Well, who says life is fair? Where is that written? Life isn't always fair.
— The grandfather from The Princess Bride (1987).
I’ve probably written about Steven Spieth too much. I’ve written about him for my school’s paper, and I’ve written about him here. In fact, this article that I pitched to our benevolent leader Russ was my way of sticking my foot in the door and getting a gig at this site in the first place.
After all, Spieth is probably the most famous basketball player to ever come out of my school. Partially because he is a five-tool hustle player who started all four years and is a member of the 1,000-point club at Brown, and partially because his brother is incredibly famous, rich and good at golf.
But today I bring him up not for who he is, but for what he represents: a basketball career that scratched the surface of the NBA. A career that will likely be unjustly and unceremoniously halted just below the highest level.
He played for the Dallas Mavericks, his hometown team, and the shame of it all is that he, as well as most other Summer Leaguers, don’t get much of a chance. And rather than throwing the pre-rookies into the fire of pseudo-NBA action, most of these guys are relegated to waving towels and standing up dramatically when Dennis Smith Jr. jams on somebody.
Here’s how Spieth’s Summer League went.
Game one: 91-75 win over the Bulls (the reigning Summer League champs, mind you)
The only number that mattered was four. He played four minutes. Everything else was a goose egg. No shots attempted, no boards, no assists, no blocks, no turnovers, no steals. Zilch. Nothing. Even his plus-minus was zero. But I can’t blame him, four minutes isn’t enough time to do much of anything — on the basketball court or otherwise. We’ll call it a scratch.
Game two: 88-77 win over the Suns
That’s more like it Stevie. Two points and a defensive rebound in three minutes played. 0-for-1 from the floor. Not bad. Three minutes is the blink of an eye.
Game three: 78-73 win over the Heat
Hustle Player. Three boards, one steal and one block in six minutes played. Gritty. Second highest plus-minus on the team. Lunch pail guy. Utility player. Get the man a wrench.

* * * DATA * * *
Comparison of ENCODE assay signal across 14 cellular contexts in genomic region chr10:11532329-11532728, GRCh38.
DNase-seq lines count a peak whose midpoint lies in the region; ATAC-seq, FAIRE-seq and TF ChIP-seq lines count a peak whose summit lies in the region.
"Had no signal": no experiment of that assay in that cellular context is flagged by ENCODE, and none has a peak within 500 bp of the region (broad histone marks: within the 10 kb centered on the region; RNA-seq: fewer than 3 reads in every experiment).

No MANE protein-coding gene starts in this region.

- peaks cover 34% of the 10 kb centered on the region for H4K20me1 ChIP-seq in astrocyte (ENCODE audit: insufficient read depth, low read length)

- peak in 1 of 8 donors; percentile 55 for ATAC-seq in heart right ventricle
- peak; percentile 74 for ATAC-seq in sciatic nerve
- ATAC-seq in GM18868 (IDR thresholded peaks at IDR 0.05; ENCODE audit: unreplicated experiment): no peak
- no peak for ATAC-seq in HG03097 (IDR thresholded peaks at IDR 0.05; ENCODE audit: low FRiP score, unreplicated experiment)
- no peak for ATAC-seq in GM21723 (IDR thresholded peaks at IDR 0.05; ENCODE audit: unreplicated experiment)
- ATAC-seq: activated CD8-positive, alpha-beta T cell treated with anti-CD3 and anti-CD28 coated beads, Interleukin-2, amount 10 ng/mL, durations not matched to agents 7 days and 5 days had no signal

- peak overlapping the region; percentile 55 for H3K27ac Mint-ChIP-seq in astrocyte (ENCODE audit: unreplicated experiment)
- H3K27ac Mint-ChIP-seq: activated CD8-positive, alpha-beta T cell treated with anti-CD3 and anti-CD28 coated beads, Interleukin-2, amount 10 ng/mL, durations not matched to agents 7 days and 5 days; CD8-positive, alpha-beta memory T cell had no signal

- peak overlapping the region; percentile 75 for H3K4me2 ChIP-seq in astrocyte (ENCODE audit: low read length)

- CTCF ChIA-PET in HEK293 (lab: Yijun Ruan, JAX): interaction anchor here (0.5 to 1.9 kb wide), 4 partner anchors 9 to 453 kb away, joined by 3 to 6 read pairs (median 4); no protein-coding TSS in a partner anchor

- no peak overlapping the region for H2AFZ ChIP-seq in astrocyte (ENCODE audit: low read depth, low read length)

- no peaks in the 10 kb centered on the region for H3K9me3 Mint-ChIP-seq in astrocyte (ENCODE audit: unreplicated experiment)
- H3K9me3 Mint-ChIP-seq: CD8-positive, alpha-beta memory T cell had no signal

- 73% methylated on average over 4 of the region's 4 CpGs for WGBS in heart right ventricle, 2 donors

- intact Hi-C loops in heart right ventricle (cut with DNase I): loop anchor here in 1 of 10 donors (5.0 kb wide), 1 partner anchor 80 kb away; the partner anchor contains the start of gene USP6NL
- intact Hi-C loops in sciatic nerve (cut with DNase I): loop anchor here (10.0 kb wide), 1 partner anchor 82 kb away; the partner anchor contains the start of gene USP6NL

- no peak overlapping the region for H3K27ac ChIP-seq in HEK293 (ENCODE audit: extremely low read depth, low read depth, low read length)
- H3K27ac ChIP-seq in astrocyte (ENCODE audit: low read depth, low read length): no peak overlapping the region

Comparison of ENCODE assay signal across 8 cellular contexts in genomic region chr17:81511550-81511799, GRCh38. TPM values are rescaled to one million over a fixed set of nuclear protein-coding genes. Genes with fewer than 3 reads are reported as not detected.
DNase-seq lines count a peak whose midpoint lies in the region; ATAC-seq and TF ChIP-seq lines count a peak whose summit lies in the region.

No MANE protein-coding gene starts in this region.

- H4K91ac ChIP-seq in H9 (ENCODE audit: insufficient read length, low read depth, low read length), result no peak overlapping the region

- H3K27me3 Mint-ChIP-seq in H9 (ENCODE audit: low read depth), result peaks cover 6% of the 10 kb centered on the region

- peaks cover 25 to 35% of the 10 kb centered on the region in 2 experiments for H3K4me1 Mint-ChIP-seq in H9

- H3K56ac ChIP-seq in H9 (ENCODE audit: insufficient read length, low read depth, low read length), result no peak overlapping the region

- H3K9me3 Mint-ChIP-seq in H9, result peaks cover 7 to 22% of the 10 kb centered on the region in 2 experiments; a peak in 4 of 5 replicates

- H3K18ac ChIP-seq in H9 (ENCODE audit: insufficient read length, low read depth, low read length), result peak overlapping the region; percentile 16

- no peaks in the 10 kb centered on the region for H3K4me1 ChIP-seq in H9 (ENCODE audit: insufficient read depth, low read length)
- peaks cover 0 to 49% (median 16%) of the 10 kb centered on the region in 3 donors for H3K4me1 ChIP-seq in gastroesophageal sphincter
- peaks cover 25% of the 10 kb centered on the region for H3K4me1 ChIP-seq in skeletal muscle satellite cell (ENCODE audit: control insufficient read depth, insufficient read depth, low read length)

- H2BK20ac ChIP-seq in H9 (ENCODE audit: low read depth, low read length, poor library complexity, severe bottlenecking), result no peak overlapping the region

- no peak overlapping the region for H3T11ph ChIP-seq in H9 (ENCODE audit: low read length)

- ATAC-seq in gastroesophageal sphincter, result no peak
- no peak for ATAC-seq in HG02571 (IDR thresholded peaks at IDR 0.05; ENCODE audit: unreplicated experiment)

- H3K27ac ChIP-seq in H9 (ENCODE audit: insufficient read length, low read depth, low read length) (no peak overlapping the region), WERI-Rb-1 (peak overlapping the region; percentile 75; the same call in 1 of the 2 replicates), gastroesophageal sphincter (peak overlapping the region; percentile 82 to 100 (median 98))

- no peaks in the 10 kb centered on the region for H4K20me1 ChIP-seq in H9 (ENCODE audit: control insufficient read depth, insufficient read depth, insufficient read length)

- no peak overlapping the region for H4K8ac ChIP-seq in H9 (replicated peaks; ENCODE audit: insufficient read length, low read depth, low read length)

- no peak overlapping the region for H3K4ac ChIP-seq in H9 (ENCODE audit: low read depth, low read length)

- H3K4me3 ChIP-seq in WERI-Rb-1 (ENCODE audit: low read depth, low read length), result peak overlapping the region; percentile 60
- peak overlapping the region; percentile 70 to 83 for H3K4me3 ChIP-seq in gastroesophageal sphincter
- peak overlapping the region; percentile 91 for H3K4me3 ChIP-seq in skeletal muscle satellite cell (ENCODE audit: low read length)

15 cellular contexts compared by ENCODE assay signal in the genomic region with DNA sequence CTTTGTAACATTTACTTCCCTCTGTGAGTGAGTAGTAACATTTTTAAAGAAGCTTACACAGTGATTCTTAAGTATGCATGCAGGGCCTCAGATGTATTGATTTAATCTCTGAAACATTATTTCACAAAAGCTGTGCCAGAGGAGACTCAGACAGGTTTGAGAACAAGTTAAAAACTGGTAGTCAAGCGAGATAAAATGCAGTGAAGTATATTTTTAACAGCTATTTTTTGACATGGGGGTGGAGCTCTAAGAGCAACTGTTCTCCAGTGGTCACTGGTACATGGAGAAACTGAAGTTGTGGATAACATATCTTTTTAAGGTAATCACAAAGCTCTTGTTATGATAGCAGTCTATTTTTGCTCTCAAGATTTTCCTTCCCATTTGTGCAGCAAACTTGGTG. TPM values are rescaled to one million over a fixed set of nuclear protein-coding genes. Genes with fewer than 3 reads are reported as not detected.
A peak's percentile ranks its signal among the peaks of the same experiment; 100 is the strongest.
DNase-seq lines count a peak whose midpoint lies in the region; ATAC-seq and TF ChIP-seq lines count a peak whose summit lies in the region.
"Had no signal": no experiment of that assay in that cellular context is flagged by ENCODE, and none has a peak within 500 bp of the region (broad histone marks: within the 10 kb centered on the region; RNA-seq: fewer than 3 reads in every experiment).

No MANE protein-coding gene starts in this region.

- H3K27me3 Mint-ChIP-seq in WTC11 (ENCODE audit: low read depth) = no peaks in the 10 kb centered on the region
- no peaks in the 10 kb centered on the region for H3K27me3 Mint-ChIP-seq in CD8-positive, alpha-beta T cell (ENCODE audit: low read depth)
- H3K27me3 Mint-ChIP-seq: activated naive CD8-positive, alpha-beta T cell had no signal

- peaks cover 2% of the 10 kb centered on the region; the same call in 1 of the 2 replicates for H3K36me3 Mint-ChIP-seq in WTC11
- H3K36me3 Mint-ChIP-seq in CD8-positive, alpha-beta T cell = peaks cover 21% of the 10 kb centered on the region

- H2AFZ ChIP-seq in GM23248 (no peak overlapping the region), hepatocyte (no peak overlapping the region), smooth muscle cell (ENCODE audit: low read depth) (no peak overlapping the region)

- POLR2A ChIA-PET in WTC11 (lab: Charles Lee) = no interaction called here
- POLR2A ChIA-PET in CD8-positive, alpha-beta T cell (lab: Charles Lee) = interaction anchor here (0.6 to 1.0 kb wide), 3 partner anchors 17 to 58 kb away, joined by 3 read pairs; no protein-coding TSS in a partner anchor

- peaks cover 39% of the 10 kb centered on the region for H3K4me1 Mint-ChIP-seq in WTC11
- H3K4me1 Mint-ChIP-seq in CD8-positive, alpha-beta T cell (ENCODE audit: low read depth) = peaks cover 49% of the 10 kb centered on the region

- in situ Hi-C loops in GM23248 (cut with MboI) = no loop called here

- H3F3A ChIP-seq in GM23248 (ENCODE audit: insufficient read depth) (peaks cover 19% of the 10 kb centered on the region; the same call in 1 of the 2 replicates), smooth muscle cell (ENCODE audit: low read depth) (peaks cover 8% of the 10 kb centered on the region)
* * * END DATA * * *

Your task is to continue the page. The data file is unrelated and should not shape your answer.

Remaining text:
Game four: 83-76 win over the Kings
DNP - Coach’s Decision. Two steps forward one step back. It’s okay we’ll get ‘em next time.
Game five: 91-74 win over the Celtics
Dropped five points on Bill Simmons’s head on an efficient two-for-three from the field, including a bucket from beyond the arc. He added three boards, two assists and a steal. The only problem is it took him 18 minutes to do it. Still, he did well! He only turned the ball over once, and it was the first time he saw real action.
He even played well enough that the Mavs tweeted about it:
Those are good passes! Those are NBA passes! Give him a chance!
Game six: 98-108 loss to the Lakers
The Lakers, led by the son of the Big Baller himself, bested the undefeated Mavericks, thereby ending their Summer League run. Spieth (DNP-Coach’s Decision) didn’t even get to doff his longsleeve shooting shirt in the process.
So that’s it. There it is. The extent (probably) of Steven Spieth’s NBA career summed up in 300 words or so.
Life isn’t fair.
Life isn’t fair because a 6’8’’ basketball player who can play four positions only gets 31 minutes over a week-and-a-half to define his future. He hardly had time to show his face before the Vaudeville Hook came from beyond the curtain to yank him off.
The world is indifferent. The earth yet turns.
I don’t know anything compared to an NBA scout. But I’m here to vouch for the unknown. Evaluators are not prophets; they are not clairvoyant. They have missed on prospects, and will miss again. So many NBA careers were propelled forward by a brief meteoric hot streak, in a workout or elsewhere. There are likely innumerable players who could be serviceable, if not above-average contributors in the NBA if they were just given a chance to develop in the League. But many of these players have faded away overseas or in the G-League, haunted by thoughts of what could have been.
And Steven Spieth will probably be one of these players. Not because he didn’t deserve it. Not because he wasn’t good enough. But because life isn’t fair.